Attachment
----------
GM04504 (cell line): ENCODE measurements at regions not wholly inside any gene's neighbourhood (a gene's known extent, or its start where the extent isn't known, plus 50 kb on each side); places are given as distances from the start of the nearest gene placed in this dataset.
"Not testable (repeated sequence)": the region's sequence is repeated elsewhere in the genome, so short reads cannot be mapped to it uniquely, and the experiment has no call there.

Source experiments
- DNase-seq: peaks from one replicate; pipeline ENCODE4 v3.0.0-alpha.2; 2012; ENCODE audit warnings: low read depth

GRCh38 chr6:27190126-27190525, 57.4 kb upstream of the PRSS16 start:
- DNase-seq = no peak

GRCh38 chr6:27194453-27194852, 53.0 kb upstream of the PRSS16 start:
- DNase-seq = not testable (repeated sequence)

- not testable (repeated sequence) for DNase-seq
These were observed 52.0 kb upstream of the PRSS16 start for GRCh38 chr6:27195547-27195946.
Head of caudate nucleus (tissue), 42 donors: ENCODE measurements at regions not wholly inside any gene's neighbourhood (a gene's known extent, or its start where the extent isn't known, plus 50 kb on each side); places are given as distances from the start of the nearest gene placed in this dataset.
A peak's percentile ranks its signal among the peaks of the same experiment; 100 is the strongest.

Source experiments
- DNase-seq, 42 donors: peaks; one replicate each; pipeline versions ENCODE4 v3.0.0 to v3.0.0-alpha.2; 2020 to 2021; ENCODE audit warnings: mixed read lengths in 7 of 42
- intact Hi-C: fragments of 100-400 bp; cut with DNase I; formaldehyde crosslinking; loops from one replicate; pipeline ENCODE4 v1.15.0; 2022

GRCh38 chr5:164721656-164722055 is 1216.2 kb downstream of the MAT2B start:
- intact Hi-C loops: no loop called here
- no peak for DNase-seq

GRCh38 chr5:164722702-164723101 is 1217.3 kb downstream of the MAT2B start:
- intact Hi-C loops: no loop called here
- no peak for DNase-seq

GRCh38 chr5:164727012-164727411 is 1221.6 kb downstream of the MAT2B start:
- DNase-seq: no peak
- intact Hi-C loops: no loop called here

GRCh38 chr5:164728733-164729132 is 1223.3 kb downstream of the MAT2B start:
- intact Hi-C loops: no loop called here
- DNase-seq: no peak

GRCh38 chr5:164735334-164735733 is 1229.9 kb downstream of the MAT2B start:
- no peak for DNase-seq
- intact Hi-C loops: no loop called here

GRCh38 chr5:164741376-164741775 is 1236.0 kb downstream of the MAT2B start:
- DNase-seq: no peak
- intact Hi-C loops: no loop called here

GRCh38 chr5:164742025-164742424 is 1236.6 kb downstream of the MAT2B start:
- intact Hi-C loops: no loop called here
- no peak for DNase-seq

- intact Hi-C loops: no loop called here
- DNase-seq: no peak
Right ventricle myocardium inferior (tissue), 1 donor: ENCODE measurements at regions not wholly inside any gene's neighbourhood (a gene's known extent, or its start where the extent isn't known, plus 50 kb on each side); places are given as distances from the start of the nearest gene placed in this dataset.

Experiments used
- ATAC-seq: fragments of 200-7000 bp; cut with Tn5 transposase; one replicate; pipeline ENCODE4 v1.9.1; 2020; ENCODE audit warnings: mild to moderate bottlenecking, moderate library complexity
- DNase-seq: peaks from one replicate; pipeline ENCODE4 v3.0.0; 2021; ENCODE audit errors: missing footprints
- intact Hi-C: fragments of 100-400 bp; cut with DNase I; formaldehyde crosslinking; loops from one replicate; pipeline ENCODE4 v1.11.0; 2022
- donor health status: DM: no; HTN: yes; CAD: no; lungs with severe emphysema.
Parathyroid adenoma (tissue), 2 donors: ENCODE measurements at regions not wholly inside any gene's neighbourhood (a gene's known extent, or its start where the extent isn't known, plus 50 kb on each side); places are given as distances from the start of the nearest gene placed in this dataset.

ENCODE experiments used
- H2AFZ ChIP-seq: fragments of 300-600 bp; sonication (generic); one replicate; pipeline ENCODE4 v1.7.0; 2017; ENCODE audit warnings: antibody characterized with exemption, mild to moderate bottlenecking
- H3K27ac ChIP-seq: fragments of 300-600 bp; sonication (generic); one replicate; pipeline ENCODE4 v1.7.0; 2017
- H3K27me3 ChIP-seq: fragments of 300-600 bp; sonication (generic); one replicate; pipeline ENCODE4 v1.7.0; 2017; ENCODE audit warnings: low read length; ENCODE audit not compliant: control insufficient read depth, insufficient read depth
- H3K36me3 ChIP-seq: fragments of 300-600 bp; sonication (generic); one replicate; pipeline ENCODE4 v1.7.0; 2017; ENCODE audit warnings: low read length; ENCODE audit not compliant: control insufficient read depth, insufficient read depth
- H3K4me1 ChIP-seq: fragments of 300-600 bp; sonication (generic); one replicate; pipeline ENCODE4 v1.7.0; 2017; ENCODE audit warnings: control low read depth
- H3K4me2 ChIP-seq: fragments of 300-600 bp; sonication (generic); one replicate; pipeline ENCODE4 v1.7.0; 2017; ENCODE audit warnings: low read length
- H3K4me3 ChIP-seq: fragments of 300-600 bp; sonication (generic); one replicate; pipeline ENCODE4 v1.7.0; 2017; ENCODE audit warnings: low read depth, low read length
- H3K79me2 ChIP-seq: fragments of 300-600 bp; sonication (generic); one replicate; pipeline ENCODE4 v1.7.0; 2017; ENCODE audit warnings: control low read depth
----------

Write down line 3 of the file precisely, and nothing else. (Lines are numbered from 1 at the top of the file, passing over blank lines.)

Source experiments